Monday, September 5, 2016

From Houston Public Media: Galveston County Holds First Ever Transportation Conference

Area rep Randy Weber attended, along with other national, state and local figures. Transportation is one of the policy areas impacted the most by federalism. Not only is each level of government involved, the impact is horizontal as well since the decisions of one local government impact the traffic in others. This was an attempt to begin an ongoing dialogue among the stakeholders in Galveston County.

One take-away: more constriction on I-45!

A second: It's tough to tell people when they can and can't evacuate from a hurricane.

- Click here for the article.

The U.S. Census Bureau says Galveston County’s population grew by close to 11-percent between 2010 and 2015.
And while the county is happy to add to its tax base, local officials say there’s still worried: How do you evacuate all those people before a major hurricane?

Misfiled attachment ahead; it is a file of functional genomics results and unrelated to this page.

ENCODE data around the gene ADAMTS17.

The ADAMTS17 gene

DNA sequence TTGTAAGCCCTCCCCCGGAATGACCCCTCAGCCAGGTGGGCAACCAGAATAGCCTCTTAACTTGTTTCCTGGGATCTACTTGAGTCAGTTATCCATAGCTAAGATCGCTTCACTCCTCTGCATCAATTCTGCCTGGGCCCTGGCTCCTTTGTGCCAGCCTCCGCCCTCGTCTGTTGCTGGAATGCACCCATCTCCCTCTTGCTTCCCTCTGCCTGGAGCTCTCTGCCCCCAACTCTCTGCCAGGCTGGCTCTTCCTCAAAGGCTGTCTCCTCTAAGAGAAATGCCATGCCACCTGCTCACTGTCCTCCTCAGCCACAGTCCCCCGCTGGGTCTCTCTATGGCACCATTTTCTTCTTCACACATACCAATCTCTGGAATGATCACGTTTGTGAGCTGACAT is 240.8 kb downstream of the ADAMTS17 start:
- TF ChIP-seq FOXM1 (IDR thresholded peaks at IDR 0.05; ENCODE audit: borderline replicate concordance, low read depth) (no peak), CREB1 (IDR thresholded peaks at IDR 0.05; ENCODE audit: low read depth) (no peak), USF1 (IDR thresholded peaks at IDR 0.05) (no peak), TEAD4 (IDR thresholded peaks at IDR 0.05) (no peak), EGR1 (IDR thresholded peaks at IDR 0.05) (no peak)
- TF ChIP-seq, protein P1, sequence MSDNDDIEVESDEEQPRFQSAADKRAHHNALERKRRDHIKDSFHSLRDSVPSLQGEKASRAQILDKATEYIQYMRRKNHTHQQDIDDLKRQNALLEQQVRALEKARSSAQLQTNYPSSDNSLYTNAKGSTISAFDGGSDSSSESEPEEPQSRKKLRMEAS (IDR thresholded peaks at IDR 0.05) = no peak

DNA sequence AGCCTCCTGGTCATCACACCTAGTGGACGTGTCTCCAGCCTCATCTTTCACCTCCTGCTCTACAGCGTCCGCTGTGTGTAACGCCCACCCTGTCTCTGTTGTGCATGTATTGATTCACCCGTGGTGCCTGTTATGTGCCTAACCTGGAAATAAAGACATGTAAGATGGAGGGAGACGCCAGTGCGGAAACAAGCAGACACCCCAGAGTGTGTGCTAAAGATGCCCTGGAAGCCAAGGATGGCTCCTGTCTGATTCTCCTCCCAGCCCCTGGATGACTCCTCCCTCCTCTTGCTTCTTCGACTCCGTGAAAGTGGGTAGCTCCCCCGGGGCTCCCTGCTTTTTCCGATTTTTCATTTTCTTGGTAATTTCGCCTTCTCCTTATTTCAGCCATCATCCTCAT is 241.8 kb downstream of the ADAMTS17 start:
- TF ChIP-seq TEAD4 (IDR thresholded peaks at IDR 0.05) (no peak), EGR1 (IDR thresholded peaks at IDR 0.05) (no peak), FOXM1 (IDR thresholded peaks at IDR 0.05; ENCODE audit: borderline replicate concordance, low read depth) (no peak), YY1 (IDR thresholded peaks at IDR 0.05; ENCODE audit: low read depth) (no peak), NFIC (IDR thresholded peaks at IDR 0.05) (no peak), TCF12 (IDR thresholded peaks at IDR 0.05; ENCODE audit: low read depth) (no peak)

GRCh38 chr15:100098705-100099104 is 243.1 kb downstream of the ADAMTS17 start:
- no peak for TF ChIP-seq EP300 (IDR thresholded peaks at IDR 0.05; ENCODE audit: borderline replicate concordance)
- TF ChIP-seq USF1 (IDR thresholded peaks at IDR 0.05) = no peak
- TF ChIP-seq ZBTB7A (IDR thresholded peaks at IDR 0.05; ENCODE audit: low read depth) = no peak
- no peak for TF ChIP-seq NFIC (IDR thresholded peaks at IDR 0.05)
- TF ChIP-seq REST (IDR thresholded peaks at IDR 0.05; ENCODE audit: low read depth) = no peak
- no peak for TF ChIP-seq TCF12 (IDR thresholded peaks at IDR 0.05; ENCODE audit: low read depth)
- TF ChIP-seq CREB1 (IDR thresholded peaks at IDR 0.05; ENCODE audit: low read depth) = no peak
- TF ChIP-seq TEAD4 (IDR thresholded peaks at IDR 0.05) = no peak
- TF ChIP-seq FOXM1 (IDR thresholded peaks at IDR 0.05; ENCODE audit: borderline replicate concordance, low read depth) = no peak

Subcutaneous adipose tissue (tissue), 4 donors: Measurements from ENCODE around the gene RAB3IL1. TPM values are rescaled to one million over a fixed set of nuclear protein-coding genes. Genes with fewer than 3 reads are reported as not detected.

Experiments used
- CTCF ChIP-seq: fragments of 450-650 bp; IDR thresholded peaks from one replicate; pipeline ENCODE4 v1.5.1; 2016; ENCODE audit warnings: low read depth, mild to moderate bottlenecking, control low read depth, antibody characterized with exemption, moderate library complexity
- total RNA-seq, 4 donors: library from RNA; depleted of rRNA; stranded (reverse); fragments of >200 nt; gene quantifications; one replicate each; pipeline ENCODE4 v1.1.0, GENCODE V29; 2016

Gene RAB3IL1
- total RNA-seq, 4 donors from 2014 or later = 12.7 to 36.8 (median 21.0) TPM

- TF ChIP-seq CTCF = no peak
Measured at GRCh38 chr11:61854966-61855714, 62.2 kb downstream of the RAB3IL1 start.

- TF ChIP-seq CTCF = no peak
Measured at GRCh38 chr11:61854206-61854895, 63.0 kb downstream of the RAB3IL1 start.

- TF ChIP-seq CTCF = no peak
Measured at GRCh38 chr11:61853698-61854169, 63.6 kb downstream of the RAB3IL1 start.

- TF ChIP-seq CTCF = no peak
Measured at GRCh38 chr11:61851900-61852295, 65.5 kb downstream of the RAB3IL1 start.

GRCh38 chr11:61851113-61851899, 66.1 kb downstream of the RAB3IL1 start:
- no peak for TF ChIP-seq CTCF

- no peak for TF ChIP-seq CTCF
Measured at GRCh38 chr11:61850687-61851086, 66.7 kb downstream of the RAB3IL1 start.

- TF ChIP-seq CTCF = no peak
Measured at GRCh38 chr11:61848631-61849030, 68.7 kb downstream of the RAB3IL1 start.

That was one of the big topics at the first-ever Galveston County Transportation Summit.
Precinct 2 Commissioner Joe Giusti says it’s extremely important for Galveston to evacuate first. Because history shows that it will be very difficult for residents to leave the coast.
“Then I have a situation like we did during Hurricane Rita when Galveston County’s at the back of a stack when Harris County and everybody else is leaving early,” Giusti says. “And we have people dying in traffic, that’s my biggest fear.”

But officials say some new road projects should help more people evacuate faster.
In 2019, TxDOT hopes to start the process of widening I-45 from FM 1764 to the Galveston Causeway. It will go from six lanes to eight.
Precinct 4 Commissioner Ken Clark believes it will help

“If we can get people to leave in a staged fashion, it should really make an evacuation not only efficient but very smooth also,” Clark says.
State Highway 146 is also being widened in Seabrook and that includes a new bridge near the Kemah Boardwalk.

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